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A Look at the Female Entrepreneur

A Look at the Female Entrepreneur Distinguished Guest Editorial PAT L. BURR, AHistant Administrator for Management AHistance U. S. Small Business Administration In measuring the health of our national economy, we are disposed to review periodical statistics on the gross national product, balance of payments, capital investments, and unemployment rates. However, our business system must be viewed as more than a mere balance sheet of national productivity. It is also the method whereby people provide for their families, accumulate wealth, and achieve the incomparable benefits of self-esteem that can be derived from personal participation in a business enterprise. We have a national commitment in law and heritage, to personal equality. Yet, unless this equality finds expression in the business world we cannot rightly conclude that we have realized our national commitment nor that our economy is truly healthy. Economic activity of women is seldom expressed in terms of entrepreneurship. Until recently, economic gains for women have been seen in terms of job equality, promotional opportunity, and entry into formerly segregated job classifications. According to the C~nsus Bureau of the Department of Commerce in 1972 only 4.6 percent of all American businesses - approximately 400,000 - were owned by women. Furthermore, these businesses generated less than http://www.deepdyve.com/assets/images/DeepDyve-Logo-lg.png American Journal of Small Business SAGE

A Look at the Female Entrepreneur

American Journal of Small Business , Volume 2 (3): 4 – Jan 1, 1978

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Publisher
SAGE
Copyright
© 1978 SAGE Publications
ISSN
0363-9428
eISSN
1540-6520
DOI
10.1177/104225877800200301
Publisher site
See Article on Publisher Site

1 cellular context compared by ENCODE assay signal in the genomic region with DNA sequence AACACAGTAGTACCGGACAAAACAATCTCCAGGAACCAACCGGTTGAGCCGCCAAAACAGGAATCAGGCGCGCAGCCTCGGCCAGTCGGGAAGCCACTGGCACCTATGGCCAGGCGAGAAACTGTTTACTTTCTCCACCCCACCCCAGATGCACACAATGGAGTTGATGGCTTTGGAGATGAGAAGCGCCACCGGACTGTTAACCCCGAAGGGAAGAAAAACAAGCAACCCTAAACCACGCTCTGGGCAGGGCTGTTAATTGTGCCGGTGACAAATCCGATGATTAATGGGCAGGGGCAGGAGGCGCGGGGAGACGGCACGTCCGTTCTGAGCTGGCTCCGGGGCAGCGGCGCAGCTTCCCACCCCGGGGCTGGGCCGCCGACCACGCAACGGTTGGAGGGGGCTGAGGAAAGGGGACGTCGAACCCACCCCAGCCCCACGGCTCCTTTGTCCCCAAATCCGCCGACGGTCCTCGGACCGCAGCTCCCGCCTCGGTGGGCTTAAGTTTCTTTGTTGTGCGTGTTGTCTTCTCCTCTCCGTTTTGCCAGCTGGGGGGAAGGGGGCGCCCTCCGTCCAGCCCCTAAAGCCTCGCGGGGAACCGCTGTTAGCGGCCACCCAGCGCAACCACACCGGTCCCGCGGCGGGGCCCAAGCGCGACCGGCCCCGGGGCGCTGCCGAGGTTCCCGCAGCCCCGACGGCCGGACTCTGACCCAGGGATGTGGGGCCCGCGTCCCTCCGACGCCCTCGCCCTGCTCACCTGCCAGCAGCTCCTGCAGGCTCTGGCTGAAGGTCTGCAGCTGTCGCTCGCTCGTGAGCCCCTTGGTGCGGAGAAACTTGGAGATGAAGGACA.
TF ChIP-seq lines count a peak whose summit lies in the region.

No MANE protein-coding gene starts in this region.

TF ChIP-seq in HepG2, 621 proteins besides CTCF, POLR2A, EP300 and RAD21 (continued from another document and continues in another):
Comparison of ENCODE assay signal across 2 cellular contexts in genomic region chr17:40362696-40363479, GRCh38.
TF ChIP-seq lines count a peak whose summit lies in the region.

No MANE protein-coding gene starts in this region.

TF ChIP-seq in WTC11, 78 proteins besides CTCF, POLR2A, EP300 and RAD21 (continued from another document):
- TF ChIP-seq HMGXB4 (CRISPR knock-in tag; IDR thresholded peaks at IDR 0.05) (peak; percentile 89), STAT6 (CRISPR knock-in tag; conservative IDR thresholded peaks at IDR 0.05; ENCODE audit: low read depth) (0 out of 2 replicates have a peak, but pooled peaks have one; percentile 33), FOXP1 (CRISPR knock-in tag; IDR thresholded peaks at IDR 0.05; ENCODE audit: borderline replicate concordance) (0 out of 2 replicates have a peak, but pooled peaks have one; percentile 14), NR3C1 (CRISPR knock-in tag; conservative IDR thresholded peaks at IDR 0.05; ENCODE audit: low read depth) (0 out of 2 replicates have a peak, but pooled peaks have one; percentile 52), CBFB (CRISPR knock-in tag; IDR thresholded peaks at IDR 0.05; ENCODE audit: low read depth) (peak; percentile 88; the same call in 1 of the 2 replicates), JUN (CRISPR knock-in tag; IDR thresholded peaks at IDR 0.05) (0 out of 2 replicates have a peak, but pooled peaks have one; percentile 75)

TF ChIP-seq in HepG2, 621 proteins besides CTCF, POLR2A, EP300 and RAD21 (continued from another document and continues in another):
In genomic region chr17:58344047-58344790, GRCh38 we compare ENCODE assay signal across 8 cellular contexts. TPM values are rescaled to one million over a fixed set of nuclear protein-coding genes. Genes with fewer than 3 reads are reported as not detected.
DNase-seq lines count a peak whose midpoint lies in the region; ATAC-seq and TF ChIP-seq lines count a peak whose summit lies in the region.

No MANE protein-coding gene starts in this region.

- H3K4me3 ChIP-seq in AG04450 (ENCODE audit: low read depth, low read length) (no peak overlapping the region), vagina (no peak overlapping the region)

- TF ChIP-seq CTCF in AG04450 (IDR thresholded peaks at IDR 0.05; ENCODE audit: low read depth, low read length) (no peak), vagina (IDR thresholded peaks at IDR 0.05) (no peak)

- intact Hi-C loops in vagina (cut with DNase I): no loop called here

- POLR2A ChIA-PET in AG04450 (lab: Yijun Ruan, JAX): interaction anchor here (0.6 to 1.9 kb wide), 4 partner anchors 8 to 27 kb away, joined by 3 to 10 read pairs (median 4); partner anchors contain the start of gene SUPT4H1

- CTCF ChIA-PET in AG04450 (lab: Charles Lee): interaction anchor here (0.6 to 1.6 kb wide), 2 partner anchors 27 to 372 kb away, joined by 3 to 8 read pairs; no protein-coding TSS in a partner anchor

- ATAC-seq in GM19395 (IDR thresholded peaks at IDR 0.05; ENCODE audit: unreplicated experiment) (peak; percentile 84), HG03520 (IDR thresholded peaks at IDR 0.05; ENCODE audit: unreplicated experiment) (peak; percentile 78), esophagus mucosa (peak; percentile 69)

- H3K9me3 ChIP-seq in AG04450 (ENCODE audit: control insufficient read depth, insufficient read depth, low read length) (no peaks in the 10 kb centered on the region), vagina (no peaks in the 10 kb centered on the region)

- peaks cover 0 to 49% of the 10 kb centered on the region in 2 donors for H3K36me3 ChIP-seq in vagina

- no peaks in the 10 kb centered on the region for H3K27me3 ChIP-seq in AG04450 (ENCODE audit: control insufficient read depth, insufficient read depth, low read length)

Abstract

Distinguished Guest Editorial PAT L. BURR, AHistant Administrator for Management AHistance U. S. Small Business Administration In measuring the health of our national economy, we are disposed to review periodical statistics on the gross national product, balance of payments, capital investments, and unemployment rates. However, our business system must be viewed as more than a mere balance sheet of national productivity. It is also the method whereby people provide for their families, accumulate wealth, and achieve the incomparable benefits of self-esteem that can be derived from personal participation in a business enterprise. We have a national commitment in law and heritage, to personal equality. Yet, unless this equality finds expression in the business world we cannot rightly conclude that we have realized our national commitment nor that our economy is truly healthy. Economic activity of women is seldom expressed in terms of entrepreneurship. Until recently, economic gains for women have been seen in terms of job equality, promotional opportunity, and entry into formerly segregated job classifications. According to the C~nsus Bureau of the Department of Commerce in 1972 only 4.6 percent of all American businesses - approximately 400,000 - were owned by women. Furthermore, these businesses generated less than

Journal

American Journal of Small BusinessSAGE

Published: Jan 1, 1978

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